September 30, 1863,
Major General J. M. Schofield to General-in-Chief Halleck
HEADQUARTERS DEPARTMENT OF THE
Saint Louis, September 30, 1863.
General-in- Chief, Washington, D.C.:
GENERAL: I have received your letter of September 26, inclosing the President's approval of my General Orders, No. 96. I shall follow your advice relative to its execution. I have not yet applied it in any case to the newspaper press, and may not be compelled to do it at all. The dismissal of several militia officers and arrest of other persons engaged in riotous proceedings has produced a wholesome effect. I hope to get along without further serious trouble.
I inclose you a copy of the Leavenworth Conservative of September 24, for the purpose of asking your opinion whether it is a proper subject for the application of martial law. It is so filled with low personal abuse that I do not feel confidence in my own judgment of what my duty is in connection with it. I am willing to submit to anything which duty may require, and believe I am as indifferent to such attacks as any man with proper sensibilities can be; but I cannot convince myself that a tame submission to such personal abuse and contempt of my authority, and that of the President, can be consistent with my duty to myself or to the Government. How is any officer in command to maintain either his self-respect or the respect of others if he tolerates such open contempt of his authority? Such things have not been tolerated in this department under any previous commander, nor do I believe they ought to be now, but I am willing to act in accordance with your advice in the matter. I do not ask it for the purpose of relieving myself from responsibility, but simply to avoid error. I am quite willing to be held responsible for the consequences of whatever I may do or recommend to be done.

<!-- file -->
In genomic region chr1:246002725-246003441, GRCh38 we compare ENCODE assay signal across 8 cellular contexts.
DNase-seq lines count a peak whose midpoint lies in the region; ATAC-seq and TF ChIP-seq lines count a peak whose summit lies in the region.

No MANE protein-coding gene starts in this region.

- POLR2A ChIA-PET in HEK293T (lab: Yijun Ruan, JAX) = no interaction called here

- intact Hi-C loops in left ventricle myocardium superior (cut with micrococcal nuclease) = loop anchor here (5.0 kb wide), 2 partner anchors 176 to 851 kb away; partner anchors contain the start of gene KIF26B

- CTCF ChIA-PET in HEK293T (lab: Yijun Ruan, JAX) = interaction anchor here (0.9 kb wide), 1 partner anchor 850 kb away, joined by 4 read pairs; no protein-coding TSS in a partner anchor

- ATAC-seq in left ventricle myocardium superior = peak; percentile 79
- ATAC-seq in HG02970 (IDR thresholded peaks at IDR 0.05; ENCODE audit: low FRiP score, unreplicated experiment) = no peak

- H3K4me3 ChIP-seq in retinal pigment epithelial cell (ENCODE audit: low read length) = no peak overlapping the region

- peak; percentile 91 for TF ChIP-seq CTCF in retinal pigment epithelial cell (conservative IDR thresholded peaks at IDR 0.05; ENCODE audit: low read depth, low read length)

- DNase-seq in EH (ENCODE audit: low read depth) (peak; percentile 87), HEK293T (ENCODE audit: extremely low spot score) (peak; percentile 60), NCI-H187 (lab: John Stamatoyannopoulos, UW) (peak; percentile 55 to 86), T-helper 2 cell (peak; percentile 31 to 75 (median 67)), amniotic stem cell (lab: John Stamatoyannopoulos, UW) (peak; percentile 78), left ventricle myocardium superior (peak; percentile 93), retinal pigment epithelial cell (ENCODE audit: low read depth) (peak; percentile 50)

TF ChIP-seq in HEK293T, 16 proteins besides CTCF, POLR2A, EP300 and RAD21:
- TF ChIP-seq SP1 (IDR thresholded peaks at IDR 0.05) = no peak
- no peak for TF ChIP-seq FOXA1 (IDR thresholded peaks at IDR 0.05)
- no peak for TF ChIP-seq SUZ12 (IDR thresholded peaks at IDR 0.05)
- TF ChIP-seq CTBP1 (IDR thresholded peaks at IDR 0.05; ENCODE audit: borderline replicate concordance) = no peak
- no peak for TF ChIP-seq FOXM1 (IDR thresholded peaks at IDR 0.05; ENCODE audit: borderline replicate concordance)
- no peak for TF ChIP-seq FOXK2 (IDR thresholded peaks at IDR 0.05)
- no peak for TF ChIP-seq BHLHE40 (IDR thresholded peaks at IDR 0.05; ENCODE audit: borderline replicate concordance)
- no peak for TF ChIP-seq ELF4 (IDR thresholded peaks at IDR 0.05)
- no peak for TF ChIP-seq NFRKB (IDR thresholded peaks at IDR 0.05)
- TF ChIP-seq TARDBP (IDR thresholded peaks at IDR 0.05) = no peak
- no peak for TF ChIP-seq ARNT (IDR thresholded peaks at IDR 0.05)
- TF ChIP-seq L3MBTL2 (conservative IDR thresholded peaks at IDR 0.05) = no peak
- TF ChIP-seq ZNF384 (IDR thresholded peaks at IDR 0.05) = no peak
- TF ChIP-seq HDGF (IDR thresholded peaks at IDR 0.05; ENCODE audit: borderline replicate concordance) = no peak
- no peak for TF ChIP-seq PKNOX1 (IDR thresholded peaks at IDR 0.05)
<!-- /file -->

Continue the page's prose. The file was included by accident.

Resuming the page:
I feel compelled to say that I believe you are not altogether right in your information about the factions in Missouri. If the so-called "claybank" factions are not altogether friendly to the President and administration, I have not been able to discover it. The men who now sustain me are the same who rallied round Lyon and sustained the Government in the dark days of 1861, while the leaders of the present "charcoal" faction stood back until the danger was past.
I believe I have carried out my instructions as literally as possible, yet I have received a reasonable support from one faction and the most violent opposition from the other. I am willing to pledge my official position that those who support me now will support me in the execution of any policy the President may order. They are the real friends of the Government. It is impossible for me to be blind to this fact, notwithstanding the existence to some extent of the factional feeling to which you allude.
I am, general, very respectfully, your obedient servant,
J. M. SCHOFIELD,
[Inclosure No. 1.]
September 24, The Weekly Conservative, "General Orders No. 96"
[Inclosure No. 2.]
Before September 30, From The White Cloud Chief, "Schofield's Last Grunt".
[Inclosure No. 3.]
Before September 30, From The Weekly Conservative
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